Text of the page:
Methods

Reagents and Antibodies

Luteolin (purity > 98%), dimethylsulfoxide (DMSO), type I collagenase, and dexamethasone were acquired from Sigma Chemical Co (St. Louis, MO, USA). Antibodies against Bax, Bcl-2, STAT1, caspase3, caspase9, C-caspase9, cytochrome c, and GADPH were obtained from Proteintech (Chicago, IL, USA). Goat anti-rabbit IgG-HRP was obtained from Bioworld (Dublin, OH, USA) and primary antibodies against P-STAT1, and C-caspase3 were acquired from Cell Signaling Technology (MA, USA). Cell-Counting Kit-8 (CCK-8) was purchased from Dojindo (Kumamo, Japan). The Cell Apoptosis-DNA enzyme linked immunosorbent assay (ELISA) Plus kit was obtained from Roche (Palo Alto, CA, USA). Bovine serum albumin (BSA), fetal bovine serum (FBS), and alpha-minimal essential medium (α-MEM) were purchased from Healthcare life Sciences (Hyclone; Logan, UT, USA).

Cell Culture

Calvariae were obtained from newborn rats (within 1 day of birth; Animal Center of the Chinese Academy of Sciences, Shanghai, China) following euthanization using pentobarbital. All skull tissues were harvested from the rats under aseptic conditions, separated from other the connective tissue, chopped into 1 × 1 mm2 pieces, rinsed with phosphate buffer saline (PBS) three times, and thereafter digested in 0.25% trypsin–EDTA solution for 30 min. Following this, the tissues were incubated with 2 mg/ml (0.1%) collagenase I for 1 h in an incubator maintained at 5% CO2 at 37°C. The tissue digestate was centrifuged at 1000 rpm for 5 min, after which the supernatant was discarded and the osteoblasts were suspended in α-MEM supplemented with 1% penicillin/streptomycin and 10% FBS. The osteoblasts were passaged when they were 80% to 90% confluent, after dissociation with a 0.25% trypsin-EDTA solution. Only passage 0 to 2 cells were used to ensure no loss of phenotype in this study.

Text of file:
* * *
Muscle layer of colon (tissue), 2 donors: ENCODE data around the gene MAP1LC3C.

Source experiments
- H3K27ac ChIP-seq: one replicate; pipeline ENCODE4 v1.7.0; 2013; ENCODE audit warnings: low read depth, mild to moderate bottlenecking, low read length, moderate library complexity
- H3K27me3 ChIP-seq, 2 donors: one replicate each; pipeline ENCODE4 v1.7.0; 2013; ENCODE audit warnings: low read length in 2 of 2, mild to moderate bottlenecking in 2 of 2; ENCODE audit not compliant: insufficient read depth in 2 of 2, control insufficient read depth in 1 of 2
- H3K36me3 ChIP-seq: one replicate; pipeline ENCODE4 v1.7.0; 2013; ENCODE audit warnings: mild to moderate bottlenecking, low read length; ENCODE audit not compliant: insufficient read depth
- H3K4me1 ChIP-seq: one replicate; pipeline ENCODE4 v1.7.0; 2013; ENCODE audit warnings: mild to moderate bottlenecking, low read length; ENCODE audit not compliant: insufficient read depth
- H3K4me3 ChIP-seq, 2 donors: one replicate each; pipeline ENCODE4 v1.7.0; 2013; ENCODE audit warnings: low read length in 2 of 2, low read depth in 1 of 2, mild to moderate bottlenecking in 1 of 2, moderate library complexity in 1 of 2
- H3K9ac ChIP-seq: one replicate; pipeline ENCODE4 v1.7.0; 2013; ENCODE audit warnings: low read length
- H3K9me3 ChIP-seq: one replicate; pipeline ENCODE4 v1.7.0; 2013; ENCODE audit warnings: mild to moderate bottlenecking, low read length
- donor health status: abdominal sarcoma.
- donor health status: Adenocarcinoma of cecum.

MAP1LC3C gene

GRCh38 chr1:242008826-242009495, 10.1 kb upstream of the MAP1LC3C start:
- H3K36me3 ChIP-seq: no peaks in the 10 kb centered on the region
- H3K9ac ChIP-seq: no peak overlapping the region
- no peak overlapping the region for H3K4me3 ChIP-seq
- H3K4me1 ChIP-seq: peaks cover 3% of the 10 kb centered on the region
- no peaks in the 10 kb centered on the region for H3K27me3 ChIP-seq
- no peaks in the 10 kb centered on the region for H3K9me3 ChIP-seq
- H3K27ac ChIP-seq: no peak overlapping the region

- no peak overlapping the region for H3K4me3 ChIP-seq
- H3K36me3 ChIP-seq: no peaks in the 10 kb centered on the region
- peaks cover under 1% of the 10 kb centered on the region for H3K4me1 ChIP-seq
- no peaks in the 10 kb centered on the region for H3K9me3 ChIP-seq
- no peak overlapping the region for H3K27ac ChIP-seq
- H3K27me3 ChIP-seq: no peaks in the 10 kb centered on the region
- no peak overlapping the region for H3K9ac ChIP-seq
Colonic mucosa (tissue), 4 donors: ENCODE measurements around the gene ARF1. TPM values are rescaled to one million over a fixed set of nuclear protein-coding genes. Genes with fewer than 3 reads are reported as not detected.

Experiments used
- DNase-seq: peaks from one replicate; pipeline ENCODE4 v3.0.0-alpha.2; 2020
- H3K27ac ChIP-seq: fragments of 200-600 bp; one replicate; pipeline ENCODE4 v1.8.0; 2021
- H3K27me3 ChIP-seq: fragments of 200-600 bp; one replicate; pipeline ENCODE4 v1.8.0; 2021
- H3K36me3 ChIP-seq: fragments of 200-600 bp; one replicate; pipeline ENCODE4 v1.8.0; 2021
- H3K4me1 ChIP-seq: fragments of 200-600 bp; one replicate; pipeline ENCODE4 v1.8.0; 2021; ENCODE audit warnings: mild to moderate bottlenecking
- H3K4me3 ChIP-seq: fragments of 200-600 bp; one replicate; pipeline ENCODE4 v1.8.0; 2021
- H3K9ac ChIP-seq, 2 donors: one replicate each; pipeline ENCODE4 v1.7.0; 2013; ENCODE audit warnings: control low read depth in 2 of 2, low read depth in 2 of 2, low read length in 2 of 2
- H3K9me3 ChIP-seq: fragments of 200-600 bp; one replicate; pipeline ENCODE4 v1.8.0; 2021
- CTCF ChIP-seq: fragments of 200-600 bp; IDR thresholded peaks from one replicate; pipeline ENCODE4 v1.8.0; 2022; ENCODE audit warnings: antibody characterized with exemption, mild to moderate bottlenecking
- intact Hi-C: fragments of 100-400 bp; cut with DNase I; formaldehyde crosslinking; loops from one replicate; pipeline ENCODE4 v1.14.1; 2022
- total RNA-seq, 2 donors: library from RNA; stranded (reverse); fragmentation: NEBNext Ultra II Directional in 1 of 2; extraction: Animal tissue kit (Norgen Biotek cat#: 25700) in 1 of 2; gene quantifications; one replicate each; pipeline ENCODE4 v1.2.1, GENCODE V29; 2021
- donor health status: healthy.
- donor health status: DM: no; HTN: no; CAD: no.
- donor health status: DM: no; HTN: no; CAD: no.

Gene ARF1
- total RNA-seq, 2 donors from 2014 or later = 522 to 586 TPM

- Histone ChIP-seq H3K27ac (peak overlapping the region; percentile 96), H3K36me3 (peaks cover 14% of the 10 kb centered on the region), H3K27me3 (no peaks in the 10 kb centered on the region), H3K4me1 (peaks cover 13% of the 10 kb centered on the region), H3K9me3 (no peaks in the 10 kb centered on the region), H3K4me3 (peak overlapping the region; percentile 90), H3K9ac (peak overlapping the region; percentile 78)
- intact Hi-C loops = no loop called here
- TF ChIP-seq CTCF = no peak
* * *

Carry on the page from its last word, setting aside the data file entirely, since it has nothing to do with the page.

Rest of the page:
Cell Viability

The effect of Lut on cell viability was evaluated via the CCK-8 assay, in accordance with the manufacturer’s instructions. The optical density of the solution in each well was measured at 450 nm using a spectrophotometer from ThermoFisher(Waltham, MA,USA).

ELISA

The Cell Apoptosis-DNA ELISA Plus kit (Palo Alto, CA, USA) was used to analyze the degree of apoptosis of the osteoblasts.

LDH Release Assay